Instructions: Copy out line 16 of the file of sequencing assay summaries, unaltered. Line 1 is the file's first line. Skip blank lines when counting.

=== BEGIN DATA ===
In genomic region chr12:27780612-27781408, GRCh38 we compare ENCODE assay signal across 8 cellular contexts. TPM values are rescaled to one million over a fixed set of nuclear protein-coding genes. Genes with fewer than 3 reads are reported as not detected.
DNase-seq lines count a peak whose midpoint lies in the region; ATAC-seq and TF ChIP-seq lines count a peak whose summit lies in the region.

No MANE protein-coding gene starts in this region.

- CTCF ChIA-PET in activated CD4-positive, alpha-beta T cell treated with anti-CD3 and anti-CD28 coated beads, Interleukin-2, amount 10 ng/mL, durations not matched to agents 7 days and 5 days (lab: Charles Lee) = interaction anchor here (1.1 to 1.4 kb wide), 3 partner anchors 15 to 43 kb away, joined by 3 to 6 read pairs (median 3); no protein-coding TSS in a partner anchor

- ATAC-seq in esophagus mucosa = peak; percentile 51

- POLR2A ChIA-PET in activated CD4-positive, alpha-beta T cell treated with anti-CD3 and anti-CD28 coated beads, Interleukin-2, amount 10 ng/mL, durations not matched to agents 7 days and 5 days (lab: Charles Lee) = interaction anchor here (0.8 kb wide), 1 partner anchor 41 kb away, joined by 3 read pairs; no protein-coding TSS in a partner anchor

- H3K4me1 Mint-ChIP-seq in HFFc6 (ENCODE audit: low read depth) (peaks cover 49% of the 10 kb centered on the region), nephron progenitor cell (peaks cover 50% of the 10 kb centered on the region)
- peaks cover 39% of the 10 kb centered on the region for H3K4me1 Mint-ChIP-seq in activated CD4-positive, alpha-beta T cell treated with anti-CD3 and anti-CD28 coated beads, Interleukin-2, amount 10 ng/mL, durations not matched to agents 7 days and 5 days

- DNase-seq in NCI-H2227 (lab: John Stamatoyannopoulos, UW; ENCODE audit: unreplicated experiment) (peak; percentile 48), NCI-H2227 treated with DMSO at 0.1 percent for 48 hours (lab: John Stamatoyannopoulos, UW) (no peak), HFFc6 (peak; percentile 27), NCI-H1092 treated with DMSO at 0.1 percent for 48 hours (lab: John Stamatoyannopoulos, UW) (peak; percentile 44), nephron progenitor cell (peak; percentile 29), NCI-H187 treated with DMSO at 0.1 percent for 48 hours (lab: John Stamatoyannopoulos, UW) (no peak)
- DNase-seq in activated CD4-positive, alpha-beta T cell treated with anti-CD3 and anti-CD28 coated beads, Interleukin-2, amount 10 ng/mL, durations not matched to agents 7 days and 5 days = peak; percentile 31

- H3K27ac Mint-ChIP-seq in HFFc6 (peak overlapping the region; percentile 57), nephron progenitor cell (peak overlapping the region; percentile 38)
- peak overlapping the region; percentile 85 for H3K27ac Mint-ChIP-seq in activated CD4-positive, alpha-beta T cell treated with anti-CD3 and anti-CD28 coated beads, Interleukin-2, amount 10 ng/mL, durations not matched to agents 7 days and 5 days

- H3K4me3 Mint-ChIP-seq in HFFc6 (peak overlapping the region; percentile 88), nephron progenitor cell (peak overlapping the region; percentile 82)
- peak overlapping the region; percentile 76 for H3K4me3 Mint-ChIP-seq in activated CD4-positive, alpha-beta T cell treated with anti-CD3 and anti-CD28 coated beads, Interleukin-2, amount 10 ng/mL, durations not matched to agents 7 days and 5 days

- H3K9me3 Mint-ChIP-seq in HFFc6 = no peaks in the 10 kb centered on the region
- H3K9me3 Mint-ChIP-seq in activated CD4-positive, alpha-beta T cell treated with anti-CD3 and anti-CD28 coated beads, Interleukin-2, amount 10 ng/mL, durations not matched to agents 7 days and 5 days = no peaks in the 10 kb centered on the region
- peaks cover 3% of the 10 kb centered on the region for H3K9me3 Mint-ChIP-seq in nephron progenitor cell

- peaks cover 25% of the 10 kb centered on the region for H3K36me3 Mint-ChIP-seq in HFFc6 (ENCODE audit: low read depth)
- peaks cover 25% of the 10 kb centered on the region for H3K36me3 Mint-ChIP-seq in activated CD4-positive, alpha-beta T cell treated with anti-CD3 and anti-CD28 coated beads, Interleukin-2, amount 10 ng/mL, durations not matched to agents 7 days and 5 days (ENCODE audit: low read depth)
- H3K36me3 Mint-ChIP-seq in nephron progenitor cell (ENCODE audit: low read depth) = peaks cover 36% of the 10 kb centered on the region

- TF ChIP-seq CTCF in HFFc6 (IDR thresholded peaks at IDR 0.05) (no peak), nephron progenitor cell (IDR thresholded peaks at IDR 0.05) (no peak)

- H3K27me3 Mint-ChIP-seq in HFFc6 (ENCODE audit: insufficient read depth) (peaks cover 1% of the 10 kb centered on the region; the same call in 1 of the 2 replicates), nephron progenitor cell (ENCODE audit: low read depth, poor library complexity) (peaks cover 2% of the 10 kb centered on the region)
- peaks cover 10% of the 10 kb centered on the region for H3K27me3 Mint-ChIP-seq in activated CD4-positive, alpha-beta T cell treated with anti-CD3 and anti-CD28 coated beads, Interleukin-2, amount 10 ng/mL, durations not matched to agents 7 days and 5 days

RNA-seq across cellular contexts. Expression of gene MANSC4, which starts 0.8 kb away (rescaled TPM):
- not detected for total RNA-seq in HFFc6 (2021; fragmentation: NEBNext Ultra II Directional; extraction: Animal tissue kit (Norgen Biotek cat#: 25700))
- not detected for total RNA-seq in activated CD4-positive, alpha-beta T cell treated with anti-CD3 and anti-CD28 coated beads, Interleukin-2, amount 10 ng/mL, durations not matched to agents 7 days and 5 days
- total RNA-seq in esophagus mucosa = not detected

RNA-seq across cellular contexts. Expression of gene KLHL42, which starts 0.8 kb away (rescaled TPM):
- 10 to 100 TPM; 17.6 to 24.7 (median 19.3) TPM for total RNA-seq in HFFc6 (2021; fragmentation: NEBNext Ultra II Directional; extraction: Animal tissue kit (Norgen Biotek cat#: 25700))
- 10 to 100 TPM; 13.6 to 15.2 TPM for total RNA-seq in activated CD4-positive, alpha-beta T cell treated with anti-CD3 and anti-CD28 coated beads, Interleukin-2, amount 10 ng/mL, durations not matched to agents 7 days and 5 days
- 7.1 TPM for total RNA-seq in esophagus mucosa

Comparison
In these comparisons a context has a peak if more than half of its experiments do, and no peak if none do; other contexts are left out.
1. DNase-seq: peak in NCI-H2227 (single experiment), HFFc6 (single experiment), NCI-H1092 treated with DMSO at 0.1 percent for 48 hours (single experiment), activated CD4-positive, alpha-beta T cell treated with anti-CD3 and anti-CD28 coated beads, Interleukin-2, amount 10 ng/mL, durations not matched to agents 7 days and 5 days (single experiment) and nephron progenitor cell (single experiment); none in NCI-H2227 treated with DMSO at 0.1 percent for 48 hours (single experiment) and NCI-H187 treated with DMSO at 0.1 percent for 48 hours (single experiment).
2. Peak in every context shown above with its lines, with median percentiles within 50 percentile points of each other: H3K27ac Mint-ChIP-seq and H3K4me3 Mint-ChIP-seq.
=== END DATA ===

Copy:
- H3K9me3 Mint-ChIP-seq in activated CD4-positive, alpha-beta T cell treated with anti-CD3 and anti-CD28 coated beads, Interleukin-2, amount 10 ng/mL, durations not matched to agents 7 days and 5 days = no peaks in the 10 kb centered on the region